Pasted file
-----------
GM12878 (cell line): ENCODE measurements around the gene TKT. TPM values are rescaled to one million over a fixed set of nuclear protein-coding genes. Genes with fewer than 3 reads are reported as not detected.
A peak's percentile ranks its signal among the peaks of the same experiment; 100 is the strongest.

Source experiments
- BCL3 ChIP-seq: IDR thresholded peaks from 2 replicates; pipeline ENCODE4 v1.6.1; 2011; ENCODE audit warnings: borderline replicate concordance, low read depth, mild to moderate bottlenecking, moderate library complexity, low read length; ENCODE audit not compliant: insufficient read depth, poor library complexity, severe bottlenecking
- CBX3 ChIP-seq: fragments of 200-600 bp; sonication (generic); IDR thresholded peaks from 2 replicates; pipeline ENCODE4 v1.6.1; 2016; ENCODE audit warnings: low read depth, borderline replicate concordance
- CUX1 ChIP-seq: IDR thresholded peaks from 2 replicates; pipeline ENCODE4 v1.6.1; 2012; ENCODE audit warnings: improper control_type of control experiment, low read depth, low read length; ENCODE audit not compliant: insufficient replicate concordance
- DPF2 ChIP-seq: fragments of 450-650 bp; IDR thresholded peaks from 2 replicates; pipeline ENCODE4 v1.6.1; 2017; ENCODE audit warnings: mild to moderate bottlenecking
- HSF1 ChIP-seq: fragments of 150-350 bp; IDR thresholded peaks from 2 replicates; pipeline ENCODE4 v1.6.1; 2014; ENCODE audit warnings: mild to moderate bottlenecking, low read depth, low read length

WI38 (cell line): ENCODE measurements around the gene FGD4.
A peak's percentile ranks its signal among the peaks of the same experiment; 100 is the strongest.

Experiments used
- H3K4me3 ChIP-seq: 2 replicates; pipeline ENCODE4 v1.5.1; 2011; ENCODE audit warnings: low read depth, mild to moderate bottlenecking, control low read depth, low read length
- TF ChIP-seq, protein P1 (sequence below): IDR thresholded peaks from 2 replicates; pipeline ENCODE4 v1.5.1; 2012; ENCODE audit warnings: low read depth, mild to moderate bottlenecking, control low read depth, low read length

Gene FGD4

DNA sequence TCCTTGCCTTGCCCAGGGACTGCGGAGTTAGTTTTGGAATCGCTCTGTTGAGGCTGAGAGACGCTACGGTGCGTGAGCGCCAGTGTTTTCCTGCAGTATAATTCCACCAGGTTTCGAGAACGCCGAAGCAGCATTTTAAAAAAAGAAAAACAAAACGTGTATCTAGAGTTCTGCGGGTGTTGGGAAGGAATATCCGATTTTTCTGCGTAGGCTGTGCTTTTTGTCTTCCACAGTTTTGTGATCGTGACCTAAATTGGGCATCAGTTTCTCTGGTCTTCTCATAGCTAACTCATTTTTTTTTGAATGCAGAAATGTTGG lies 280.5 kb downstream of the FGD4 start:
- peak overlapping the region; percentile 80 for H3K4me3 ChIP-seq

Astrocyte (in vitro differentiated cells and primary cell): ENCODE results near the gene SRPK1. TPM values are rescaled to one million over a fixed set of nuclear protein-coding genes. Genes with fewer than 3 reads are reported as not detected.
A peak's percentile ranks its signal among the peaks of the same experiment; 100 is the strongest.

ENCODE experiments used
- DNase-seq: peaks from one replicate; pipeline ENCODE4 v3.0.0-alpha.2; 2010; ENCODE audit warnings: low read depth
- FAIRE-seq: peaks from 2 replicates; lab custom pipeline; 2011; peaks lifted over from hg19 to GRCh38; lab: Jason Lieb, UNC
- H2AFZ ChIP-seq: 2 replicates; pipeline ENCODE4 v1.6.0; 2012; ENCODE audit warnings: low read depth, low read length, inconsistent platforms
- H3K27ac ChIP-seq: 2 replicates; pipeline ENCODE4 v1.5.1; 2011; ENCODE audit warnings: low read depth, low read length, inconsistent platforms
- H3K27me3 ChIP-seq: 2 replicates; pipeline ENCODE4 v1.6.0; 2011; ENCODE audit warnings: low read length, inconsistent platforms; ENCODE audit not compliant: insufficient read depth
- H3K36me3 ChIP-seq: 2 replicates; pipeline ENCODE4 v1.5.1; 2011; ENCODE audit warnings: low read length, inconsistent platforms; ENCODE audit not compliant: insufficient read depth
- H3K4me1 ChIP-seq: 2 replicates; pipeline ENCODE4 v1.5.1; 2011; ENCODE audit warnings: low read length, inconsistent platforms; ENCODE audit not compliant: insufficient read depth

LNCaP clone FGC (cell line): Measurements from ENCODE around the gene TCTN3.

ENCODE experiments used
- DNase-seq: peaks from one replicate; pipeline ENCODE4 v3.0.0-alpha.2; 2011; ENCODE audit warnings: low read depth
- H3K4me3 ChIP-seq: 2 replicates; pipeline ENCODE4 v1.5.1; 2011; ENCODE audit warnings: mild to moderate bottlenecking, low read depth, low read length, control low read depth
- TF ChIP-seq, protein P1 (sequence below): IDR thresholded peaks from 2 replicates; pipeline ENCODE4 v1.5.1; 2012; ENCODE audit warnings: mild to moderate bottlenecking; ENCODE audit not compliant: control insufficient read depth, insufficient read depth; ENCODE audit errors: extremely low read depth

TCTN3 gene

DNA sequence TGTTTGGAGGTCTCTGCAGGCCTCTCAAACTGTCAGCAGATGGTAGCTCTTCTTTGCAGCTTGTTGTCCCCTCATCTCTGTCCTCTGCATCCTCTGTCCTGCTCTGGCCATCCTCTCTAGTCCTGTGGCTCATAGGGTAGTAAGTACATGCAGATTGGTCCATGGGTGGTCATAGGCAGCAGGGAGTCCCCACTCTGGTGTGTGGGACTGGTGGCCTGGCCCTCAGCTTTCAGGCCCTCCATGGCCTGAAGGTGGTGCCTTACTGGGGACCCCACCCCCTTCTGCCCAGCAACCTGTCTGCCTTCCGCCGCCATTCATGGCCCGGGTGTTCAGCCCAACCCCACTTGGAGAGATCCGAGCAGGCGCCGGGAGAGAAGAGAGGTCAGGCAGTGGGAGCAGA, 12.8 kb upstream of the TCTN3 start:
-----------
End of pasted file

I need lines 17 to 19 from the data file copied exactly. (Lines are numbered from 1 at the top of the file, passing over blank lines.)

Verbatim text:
Astrocyte (in vitro differentiated cells and primary cell): ENCODE results near the gene SRPK1. TPM values are rescaled to one million over a fixed set of nuclear protein-coding genes. Genes with fewer than 3 reads are reported as not detected.
A peak's percentile ranks its signal among the peaks of the same experiment; 100 is the strongest.

ENCODE experiments used